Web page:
Published in 2021
In 2017,the Virginia Department of Transportation (VDOT) began to evaluate the feasibility of introducing performance requirements into mix design using the balanced mix design (BMD) method. VDOT has since committed to the implementation of the BMD method in an effort to improve asphalt mixture performance. Through a collaborative effort with industry, VDOT developed two special provisions for use with field trials that use the BMD method to specify as-designed mixture performance. This study documented and evaluated the field trials that were the first applications of these specifications in 2019 to design, produce, and place BMD asphalt mixtures in Virginia. The analyses addressed the application of the BMD concept, production variability, comparisons of mixtures, and differences in specimen test response with and without reheating of the loose mixture for fabrication.
Nine mixtures were evaluated from the two field trials; the mixtures incorporated combinations of different reclaimed asphalt pavement (RAP) contents, two binder grades, two recycling agents, and two warm mix asphalt (WMA) additives. Volumetric and gradation analysis was performed on the mixtures. The Cantabro mass loss test (Cantabro test),the indirect tensile cracking test (IDT-CT), and the Asphalt Pavement Analyzer(APA) test were performed on laboratory-produced design specimens and non-reheated and reheated plant-produced, laboratory-compacted specimens. All findings and conclusions are limited to the mixtures evaluated.
Based on the test results, mixtures containing a softer binder, WMA additives, 40% RAP, and recycling agents may be designed and produced to meet current BMD performance thresholds and current volumetric properties, gradation, and asphalt content requirements. The laboratory performance test results indicated that for some mixtures, WMA additives and a recycling agent may be expected to provide performance that is equal to or better than the performance of their counterpart mixtures containing only a WMA additive. In addition, results indicated that the evaluated asphalt mixtures containing 40% RAP and softer binders or a recycling agent can be expected to provide performance that is equal to or better than the performance of their counterpart mixtures with 30% RAP. The long-term field and laboratory performance of all of these mixtures needs to be evaluated to verify these early findings. The relationships between performance test results and mixture properties need further study, and improvements in test methods and criteria should be pursued.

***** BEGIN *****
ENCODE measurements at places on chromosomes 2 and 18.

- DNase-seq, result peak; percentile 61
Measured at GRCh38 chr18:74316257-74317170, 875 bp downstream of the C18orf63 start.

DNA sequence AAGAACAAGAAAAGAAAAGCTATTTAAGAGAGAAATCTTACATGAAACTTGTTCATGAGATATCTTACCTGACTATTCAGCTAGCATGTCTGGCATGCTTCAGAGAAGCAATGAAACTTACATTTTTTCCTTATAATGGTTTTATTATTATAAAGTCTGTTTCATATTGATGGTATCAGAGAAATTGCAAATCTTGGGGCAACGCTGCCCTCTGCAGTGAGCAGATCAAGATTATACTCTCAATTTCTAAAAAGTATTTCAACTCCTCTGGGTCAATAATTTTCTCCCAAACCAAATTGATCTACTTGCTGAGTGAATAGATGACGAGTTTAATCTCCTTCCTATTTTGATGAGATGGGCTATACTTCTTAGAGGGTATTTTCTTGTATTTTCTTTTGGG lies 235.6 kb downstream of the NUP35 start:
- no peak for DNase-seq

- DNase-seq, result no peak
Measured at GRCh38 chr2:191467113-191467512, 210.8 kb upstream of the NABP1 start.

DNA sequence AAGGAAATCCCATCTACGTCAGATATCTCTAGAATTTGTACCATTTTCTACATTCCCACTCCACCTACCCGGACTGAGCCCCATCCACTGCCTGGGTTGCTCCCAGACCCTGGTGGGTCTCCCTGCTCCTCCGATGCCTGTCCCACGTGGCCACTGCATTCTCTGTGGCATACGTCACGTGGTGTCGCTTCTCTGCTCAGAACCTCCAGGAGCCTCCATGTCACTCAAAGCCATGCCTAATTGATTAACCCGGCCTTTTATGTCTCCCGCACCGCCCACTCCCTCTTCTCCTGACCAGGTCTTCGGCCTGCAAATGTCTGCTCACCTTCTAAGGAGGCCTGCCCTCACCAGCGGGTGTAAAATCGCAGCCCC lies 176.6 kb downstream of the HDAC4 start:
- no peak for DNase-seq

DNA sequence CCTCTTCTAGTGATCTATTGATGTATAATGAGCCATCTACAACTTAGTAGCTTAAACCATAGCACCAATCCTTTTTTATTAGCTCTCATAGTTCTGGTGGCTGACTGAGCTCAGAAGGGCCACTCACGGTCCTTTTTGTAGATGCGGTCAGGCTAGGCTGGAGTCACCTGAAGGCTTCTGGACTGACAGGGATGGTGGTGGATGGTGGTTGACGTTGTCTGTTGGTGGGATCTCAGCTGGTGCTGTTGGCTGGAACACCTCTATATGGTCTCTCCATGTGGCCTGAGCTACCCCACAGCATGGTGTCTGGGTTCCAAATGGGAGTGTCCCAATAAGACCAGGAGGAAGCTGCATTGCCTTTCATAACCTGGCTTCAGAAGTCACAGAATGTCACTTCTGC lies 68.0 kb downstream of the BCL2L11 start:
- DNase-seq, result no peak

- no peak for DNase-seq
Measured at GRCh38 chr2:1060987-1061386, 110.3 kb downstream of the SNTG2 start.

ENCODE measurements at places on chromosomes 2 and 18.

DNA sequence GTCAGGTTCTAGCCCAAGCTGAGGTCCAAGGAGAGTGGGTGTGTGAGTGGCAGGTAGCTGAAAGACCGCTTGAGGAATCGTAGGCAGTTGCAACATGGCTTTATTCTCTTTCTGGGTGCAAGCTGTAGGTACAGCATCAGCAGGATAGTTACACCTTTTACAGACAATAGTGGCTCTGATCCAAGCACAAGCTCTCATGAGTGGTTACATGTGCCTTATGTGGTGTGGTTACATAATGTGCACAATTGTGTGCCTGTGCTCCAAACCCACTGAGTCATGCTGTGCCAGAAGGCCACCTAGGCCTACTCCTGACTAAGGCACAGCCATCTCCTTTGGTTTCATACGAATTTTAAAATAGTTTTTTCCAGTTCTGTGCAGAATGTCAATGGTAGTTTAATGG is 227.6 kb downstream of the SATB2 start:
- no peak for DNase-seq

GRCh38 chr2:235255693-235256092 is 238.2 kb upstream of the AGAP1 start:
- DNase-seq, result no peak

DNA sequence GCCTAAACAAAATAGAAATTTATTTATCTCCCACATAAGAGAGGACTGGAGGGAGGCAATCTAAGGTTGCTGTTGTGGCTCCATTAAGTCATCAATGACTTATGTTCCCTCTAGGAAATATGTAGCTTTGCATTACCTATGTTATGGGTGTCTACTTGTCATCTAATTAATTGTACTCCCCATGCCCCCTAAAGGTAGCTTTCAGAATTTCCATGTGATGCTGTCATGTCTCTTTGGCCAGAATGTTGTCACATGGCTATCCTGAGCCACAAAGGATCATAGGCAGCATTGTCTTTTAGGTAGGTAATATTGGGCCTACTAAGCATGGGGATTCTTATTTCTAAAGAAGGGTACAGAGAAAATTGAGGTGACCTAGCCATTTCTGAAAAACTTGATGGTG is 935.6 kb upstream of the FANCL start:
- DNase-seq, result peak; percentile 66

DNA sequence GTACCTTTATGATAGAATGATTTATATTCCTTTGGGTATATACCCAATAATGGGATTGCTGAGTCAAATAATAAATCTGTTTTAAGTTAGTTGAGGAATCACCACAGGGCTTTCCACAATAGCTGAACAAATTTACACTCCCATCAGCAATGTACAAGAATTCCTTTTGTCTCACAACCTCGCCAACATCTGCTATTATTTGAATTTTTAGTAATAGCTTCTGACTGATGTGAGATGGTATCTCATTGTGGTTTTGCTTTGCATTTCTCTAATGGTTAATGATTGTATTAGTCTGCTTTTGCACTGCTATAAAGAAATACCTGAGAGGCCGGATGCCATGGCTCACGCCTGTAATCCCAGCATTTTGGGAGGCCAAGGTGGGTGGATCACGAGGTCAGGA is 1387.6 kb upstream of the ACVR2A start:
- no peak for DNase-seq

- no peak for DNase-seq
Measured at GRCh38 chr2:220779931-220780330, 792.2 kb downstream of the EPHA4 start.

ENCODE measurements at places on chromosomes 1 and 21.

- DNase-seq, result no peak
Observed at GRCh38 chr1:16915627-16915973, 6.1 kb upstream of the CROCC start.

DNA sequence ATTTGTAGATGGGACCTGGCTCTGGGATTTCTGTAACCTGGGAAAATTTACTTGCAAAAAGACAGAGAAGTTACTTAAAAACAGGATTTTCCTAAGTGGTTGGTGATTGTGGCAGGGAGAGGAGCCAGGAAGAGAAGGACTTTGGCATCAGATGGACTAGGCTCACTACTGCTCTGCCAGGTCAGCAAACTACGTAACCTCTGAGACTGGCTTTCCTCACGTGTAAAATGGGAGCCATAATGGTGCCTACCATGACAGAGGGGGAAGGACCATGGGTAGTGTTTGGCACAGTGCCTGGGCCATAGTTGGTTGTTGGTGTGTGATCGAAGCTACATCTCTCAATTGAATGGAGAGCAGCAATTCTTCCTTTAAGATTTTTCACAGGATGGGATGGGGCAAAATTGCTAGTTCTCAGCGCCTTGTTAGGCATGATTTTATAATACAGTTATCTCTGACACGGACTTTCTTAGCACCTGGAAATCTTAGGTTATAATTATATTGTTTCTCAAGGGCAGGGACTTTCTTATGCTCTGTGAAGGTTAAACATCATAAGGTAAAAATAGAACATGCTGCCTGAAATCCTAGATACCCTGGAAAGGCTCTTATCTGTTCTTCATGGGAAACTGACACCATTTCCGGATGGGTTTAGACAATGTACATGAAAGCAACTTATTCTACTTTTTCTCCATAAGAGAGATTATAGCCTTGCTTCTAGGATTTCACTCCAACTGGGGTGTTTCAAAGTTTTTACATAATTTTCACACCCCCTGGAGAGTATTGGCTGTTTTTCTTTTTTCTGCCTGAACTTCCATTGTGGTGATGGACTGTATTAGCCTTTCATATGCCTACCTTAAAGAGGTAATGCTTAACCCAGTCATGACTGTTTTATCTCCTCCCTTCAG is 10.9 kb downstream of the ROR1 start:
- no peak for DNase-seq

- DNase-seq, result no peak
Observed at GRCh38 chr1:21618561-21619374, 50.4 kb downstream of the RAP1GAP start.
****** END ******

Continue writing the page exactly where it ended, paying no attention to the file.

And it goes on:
Based on the outcomes of the study, it is necessary to determine the precision estimates for the Cantabro and APA tests. In addition, the development of different performance criteria for the Cantabro and IDT-CT tests to be applied to non-reheated specimen testing may be necessary. The performance of multiple Cantabro and IDT-CT performance tests for each lot during production may be necessary such that an average test value can be used in BMD quality control, quality assurance, or acceptance practices, because of the variability in individual test results. In light of the lack of failing test results among the mixtures, APA tests may not need to be performed as frequently as Cantabro and IDT-CT tests during production, although this needs to be investigated further.
Last updated: November 9, 2023